There’s a reason racism in America is so pervasive and intractable, says actor and activist Danny Glover. Plantation capitalism is woven into the fabric of the country — “the wealth of this country was built around slavery,” he told CBS News’ Major Garrett, host of “The Takeout” podcast.
Glover argues that a factor in the addressing race is that Americans have not given up the psychology around this. (Hear fully interview below)
“The Missouri Compromise, 1822, is based on due process,” he told Garrett. “That white people have a right to own a slave. Like they have a right to own a cow. Like they have a right to own a pig. Like it or leave it. So you imagine how people seem from that vantage point as simply possessions.” The Missouri Compromise was an act of Congress preserving the balance between slave states and free states by allowing Missouri into the U.S. as a slave state and Maine as a free state.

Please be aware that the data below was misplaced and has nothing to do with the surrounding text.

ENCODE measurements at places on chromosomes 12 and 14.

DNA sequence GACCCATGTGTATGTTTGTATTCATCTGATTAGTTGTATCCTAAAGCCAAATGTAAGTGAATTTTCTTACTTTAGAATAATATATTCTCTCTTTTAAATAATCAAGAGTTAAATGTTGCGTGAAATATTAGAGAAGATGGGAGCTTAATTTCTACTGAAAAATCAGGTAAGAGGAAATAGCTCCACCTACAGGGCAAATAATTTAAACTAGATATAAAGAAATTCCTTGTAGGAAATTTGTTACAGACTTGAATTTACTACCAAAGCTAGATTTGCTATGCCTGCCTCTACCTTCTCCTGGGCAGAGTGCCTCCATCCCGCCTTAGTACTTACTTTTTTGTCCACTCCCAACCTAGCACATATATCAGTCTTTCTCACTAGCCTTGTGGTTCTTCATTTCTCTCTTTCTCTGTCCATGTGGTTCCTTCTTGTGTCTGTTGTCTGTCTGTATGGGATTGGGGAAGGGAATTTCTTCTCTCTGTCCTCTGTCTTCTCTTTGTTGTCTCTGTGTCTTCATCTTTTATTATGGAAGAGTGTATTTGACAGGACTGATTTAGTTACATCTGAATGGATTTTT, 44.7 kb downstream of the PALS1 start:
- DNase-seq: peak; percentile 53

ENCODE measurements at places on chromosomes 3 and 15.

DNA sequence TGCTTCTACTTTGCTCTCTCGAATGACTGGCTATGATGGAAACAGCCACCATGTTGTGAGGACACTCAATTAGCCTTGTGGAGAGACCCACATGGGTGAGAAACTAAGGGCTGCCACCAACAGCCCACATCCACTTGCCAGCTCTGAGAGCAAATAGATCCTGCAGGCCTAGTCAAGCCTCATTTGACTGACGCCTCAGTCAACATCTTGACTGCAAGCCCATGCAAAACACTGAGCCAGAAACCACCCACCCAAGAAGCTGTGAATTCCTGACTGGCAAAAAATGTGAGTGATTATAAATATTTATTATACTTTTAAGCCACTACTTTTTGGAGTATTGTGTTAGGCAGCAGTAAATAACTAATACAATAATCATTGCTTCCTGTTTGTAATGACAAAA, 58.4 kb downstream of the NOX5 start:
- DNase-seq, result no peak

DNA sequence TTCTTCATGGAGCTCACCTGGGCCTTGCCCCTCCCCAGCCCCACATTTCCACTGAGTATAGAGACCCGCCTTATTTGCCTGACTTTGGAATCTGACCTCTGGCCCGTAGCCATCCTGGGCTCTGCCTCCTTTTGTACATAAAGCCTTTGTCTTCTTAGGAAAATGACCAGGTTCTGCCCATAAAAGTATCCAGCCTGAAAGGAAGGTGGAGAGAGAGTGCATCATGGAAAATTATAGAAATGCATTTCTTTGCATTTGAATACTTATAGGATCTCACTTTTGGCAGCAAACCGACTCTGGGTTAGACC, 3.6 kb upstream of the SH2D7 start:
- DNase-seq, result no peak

This week marked the anniversary of the assassination of Dr. Martin Luther King Jr., a moment that stills moves Glover to tears, 50 years after the civil rights icon was assassinated on a Memphis hotel balcony.
“The idea of commemoration is not enough to say what this moment means,” Glover said. “The memory of King allows us to kind of now re-dedicate ourselves to [his] vision.”
King “saved the soul of this country,” Glover added. “And what better time at this particular point in history?”
Glover, who once called President Trump “the most vulgar embodiment of systems that shape and dictate policy over long periods of time,” has also been critical of President Obama, feels Dr. King’s message is particularly profound today.
“I think celebrating King at this moment and his words – there’s nothing better that we could do not only here in this community, around this nation, but also around the world as well.”